Speaking of the levels, let’s talk about those for a second. Collision detection, be it in combat, walking around, healing from the food scattered around missions, and, the most aggravating of all, traps is horribly inadequate. There are arbitrary invisible walls seemingly throw in just to annoy the player and the stark mini-map/compass doesn’t help the navigation problem. Fortunately (or unfortunately) the levels are fairly linear in that it’s truly hard to get off the path as the game pretty much holds your hand anytime you do anything. Even the “hidden treasure” has giant silver arrows on your compass pointing directly to them, making the actual “adventure” part of the game seem like a chore. It throws all sense of wonder out the window and makes you feel like a dog that has been told to fetch one too many times. In TFT there are essentially two levels with little exception, and then only small amount of variants between the ones that fall under those categories; there’s the “Town/Suburban” and then the “Dungeon/Underground.” In towns, the main way to tell the difference between the new town and the one you’ve already been to is the sand color. Dungeons don’t have this differentiation regrettably, they just look the same. Due to this the game feels shoddily made and makes it seem like copy and paste were used a lot.

But nothing reflects that as much as the animations in this game. No, I’m not a graphics stickler, I still play Baldur’s Gate and Morrowind thank you very much, but when the game has unblinking horrors that seem to be marionettes with human skin stretched over them that twitch spontaneously and move in a way that seems to mock your humanity, I tend to care about the graphics (not to mention develop nightmares from these ghoulish creepers). They move like robots, stiff and completely unnatural. Paired with voice acting that seems just out of sync with what they’re speaking about, they’re always dramatic when they need not be and passive when they should be more dynamic, the cut scenes become laughable at first, but then agitating when you realize how many are in the game. The models they use in the game are also relatively low in their poly count, but despite this they have surprisingly strong and crisp texture work resulting in something that seems like a demented version of its real life counterpart. There’s not much I can say about the character graphics but “HOLY S*** KILL IT WITH FIRE.”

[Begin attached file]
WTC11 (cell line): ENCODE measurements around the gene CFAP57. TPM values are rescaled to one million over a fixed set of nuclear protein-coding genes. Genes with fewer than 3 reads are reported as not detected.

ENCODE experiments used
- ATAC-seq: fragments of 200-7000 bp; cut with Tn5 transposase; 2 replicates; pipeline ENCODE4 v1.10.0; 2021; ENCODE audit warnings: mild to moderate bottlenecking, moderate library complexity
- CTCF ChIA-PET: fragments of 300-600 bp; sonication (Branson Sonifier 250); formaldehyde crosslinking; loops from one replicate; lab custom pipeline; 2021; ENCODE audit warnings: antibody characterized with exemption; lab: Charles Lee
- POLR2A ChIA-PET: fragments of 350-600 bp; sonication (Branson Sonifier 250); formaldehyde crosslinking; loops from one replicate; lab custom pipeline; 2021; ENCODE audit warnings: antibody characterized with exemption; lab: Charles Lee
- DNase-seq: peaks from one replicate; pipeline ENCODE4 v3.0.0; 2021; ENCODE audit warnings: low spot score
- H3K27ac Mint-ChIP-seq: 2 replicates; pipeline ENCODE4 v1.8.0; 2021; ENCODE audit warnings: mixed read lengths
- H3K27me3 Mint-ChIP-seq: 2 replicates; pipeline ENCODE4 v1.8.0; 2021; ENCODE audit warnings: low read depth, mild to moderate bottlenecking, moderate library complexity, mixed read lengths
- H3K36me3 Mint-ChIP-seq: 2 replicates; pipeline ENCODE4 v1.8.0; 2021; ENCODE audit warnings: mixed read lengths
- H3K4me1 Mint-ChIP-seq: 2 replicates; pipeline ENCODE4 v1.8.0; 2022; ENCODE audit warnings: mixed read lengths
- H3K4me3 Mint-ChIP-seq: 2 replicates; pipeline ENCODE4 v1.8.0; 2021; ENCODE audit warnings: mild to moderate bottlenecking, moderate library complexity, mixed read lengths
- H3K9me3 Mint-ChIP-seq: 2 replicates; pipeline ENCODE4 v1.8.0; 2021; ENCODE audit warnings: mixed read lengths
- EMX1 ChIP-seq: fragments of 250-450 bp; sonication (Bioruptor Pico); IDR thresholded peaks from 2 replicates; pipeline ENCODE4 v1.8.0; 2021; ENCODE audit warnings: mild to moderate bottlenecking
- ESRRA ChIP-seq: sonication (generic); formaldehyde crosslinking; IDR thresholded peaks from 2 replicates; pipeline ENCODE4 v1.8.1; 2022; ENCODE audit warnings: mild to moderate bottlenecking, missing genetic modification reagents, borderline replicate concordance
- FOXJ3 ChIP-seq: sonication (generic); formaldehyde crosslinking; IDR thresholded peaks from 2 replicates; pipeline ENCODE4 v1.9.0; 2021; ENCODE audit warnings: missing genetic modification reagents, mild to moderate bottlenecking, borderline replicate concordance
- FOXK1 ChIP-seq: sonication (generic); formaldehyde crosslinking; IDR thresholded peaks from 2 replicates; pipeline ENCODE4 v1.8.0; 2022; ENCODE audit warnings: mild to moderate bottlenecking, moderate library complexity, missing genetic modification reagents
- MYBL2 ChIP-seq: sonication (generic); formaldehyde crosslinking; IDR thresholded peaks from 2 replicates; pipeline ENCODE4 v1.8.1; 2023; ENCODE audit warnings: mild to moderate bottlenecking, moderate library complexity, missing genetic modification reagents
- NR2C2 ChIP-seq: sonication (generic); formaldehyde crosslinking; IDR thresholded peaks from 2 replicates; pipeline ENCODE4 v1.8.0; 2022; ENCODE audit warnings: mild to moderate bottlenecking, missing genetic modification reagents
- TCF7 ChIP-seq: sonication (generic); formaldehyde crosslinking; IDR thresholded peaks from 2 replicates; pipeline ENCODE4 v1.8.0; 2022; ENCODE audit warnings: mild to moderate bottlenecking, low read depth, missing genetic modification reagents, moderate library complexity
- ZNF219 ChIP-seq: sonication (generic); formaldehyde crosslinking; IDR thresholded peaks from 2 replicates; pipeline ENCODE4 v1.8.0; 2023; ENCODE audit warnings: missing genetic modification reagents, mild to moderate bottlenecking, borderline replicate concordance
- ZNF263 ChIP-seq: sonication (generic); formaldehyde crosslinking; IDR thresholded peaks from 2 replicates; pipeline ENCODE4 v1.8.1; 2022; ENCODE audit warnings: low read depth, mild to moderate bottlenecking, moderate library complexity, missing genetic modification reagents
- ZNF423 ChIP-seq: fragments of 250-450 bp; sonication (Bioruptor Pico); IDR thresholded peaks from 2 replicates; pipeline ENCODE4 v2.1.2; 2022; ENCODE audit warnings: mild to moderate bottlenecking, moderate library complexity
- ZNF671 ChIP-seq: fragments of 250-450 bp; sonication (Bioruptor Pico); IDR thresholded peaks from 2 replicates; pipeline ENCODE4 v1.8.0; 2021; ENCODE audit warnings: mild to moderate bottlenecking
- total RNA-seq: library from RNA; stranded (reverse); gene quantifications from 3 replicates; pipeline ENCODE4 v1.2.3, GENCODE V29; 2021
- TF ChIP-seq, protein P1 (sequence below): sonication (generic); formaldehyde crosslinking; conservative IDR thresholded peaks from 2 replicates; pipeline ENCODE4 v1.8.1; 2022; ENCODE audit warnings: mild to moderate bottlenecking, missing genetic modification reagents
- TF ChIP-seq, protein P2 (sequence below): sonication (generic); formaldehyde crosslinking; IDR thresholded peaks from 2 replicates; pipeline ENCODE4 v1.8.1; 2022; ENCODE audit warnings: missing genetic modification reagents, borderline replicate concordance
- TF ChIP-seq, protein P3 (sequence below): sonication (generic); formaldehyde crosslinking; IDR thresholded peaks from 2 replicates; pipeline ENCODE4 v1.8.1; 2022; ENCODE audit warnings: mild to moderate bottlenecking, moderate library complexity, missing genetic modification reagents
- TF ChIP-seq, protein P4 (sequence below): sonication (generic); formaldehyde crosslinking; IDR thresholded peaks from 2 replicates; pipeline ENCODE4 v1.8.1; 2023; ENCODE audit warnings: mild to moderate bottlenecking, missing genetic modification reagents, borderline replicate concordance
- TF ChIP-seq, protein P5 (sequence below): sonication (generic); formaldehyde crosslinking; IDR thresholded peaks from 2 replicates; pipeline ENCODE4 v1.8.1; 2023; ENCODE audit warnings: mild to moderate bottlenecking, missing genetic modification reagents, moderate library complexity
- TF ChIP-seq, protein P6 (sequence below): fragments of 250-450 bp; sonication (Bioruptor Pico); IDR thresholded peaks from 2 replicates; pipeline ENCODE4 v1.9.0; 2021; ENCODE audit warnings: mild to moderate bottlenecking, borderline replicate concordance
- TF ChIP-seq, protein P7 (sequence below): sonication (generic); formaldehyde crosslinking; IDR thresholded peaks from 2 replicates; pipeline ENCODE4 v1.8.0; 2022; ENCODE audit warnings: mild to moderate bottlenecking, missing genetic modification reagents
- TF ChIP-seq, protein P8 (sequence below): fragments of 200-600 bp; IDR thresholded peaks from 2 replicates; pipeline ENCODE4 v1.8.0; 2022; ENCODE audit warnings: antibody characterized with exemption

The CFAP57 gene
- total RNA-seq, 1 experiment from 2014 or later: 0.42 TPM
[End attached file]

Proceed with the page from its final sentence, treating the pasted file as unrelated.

The combat itself though is usually the backbone of any hack-n-slash game. However, the combat in this game is flat in that there really isn’t that much to it. Sure there are useless combos and the like but the combat never gets the same visceral feeling that most games do. Occasionally you’ll get a finisher every now and then, but the animation of them makes you feel like the sword your character is using is made out of bamboo or something similar and that you’re simply whacking the baddies with it. The pacing of the combat feels rushed and deprived of any tact. However this leads to the place where TFT got it right. It seems the crew at Haemimont understands that hitting the mouse key for 15 hours straight would be a thankless task so they decided to add in some puzzling and stealth parts to the game.

The puzzling, though, is childish and underdeveloped; they are often solved by just holding control (the search key) and looking for that shiny thing or footsteps and responding accordingly. The stealth though is far better in its development in that it feels similar to the Hitman series but instead of coins there are inexplicably placed stacks of jars that you can lob over your hiding spot to distract guards so that you sneak up and snap their squishy little necks. These, however, are all too few and lose out to the bleak repetitious button mashing.

So where does this leave TFT? This was a game that felt like a chore to play. Whenever you saw something decent in the game it would immediately break that with either brain-asploding over use of it, or the almost complete absence of said fun in the rest of the game. Now I won’t say this game is shovelware, but it’s most certainly not a good game, or even decent game for that matter. I have decided to give it a 7 on the d20 due to painfully boring combat, s*** inducing horror that the animation inspires and a bland plot, after being saved by a decent stealth system and occasional puzzles, albeit simplistic and easy, to help break the monotony.


Yay! Variance in the game!